The Stadhuis is on the east side of the square, and its main facade consists of three diverse units. This site has been the Stadhuis only since 1913, although the buildings have had other purposes previously. The Grand Council Building on the left is the grandiose facade, a Late Gothic confection designed by Rombout Keldermans in 1529 but not completed until around 1900. The middle section was intended to be the town belfry, but since it is not even the highest point of this ensemble it is easy to see that it was never completed. It has a Gothic portal and is crowned by turrets to lend it a finished look. To the right is the Cloth Hall (Lakenhalle) built from 1320 to 1326 and rebuilt after the fire of 1342. Its lower section matches the appearance of the belfry base from the same period, but the red brick gable top was an addition from the 17th Century. The interiors and the chambers of the Stadhuis are ornate as you can imagine, with attractive works of paintings, tapestries and stained glass throughout the halls and walls.

Other buildings on the Grote Markt reveal how their roles and locations have shifted over the ages. The Gothic mansion on the northwest corner originally served as the Stadhuis but has been restored as the main post office. The Schepenhuis (Aldermen’s House) is located on the southwest corner of the plaza. Dating from about 1400, this edifice was the seat of the Great Council but is now the library and city archives.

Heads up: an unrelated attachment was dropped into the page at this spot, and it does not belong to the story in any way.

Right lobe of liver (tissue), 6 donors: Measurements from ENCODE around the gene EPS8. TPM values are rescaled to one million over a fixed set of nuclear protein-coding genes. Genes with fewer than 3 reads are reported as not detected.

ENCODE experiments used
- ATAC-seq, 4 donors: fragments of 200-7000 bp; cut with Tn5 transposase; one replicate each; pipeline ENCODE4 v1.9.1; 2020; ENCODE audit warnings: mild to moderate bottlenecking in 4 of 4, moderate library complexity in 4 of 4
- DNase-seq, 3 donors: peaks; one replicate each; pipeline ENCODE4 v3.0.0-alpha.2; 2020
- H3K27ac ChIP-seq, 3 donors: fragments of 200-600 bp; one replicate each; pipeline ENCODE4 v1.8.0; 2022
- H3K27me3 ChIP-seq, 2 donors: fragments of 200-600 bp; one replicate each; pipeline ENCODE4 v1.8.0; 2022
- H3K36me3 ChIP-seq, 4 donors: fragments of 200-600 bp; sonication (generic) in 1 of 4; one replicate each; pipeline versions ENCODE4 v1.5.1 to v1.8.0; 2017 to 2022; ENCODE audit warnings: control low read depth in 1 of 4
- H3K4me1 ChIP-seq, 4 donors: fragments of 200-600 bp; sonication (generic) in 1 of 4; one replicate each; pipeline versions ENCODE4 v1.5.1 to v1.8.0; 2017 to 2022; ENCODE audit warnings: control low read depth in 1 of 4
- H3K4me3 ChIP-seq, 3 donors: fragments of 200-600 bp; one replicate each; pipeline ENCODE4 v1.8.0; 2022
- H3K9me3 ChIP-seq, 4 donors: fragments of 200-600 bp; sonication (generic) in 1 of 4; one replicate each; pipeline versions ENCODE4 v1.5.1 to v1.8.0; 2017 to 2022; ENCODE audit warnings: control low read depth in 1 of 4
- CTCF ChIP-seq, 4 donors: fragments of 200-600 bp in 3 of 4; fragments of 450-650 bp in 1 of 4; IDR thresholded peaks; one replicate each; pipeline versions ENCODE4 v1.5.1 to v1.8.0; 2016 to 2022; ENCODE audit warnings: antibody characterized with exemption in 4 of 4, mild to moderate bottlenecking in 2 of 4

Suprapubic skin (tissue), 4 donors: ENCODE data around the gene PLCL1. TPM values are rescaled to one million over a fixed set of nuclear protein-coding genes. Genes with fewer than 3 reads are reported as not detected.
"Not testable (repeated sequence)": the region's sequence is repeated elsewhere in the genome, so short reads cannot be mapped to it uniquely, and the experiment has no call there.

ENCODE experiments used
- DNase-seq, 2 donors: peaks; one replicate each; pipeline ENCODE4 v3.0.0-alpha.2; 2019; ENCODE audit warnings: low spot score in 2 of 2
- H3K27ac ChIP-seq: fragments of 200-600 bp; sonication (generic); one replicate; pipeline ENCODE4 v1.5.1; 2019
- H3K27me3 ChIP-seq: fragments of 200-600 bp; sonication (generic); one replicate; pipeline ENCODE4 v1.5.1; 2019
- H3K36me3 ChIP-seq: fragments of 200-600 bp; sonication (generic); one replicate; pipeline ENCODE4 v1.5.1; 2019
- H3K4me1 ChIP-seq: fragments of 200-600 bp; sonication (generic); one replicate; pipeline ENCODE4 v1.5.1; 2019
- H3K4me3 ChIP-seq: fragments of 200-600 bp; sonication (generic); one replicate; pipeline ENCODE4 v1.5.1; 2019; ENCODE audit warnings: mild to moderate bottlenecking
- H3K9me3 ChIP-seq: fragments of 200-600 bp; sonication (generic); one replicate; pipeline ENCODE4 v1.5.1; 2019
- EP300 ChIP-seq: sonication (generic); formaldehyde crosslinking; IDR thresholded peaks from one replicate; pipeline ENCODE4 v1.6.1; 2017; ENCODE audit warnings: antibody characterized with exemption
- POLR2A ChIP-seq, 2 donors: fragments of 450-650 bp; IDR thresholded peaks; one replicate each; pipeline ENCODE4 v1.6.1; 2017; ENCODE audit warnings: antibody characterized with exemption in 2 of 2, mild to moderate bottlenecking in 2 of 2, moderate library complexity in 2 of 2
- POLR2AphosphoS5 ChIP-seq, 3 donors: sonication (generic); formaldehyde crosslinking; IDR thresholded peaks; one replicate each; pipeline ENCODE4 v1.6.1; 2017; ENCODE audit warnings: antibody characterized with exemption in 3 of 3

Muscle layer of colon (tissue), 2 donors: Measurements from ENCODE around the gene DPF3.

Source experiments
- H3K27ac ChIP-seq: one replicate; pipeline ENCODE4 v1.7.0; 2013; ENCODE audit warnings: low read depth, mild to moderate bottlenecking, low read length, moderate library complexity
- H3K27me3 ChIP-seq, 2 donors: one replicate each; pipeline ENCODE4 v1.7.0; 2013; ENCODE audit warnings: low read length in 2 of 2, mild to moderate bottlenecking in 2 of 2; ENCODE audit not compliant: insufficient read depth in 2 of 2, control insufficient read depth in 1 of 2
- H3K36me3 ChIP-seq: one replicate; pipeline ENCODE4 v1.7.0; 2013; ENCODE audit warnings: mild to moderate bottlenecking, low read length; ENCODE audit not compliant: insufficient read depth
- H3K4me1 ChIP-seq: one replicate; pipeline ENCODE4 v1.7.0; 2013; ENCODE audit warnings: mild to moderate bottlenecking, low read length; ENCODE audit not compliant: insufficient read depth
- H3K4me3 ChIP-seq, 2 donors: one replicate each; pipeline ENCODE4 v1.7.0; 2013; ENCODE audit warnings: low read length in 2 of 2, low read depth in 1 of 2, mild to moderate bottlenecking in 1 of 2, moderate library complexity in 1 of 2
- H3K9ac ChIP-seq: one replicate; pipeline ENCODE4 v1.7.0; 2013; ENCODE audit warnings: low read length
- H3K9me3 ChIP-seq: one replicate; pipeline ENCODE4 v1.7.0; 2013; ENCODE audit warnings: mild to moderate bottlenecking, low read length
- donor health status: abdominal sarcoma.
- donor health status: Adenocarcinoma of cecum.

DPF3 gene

Cars are no longer allowed to park within the Grote Markt. There is now an underground parking garage here. This creates a less congested and more convivial atmosphere here for locals and visitors alike. A popular Christmas Market takes place in the square every December.

"Op-Sinjoorke", the funny looking sculpture of a doll bouncing atop a blanket, is located at the southeast corner of the Grote Markt. It is based on a wood doll dating from 1647 that is the mascot of Mechelen and is carried about in a cloth blanket during town parades. The face of the doll has a scowl, accounting for its previous nicknames as a fool and a disloyal drunk.

Grote Markt

Antwerp, Belgium, 2000

Other churches and buildings in Mechelen

Member Rating 3 out of 5 by billmoy on April 22, 2004

The compact town of Mechelen is filled with many interesting churches and old palaces. They are all conveniently located near the center of town and you will encounter many of these attractive structures as you wander around town.

The Begijnhofkerk, or Church of the Beguinages, is a hidden gem with colorful Baroque interiors that have pastel walls reminiscent of Caribbean colors. Constructed from 1629 to 1647, the church has a fancy high altar designed by Jan van der Steen. The exterior of the church is sadly surrounded by rickety looking scaffolding for now, but go inside for an uplifting experience. A great portion of the two former Beguinages in the area have been converted to lovely residences. The little streets in this area are so picturesque with many fine details that display the collective pride of the local residents.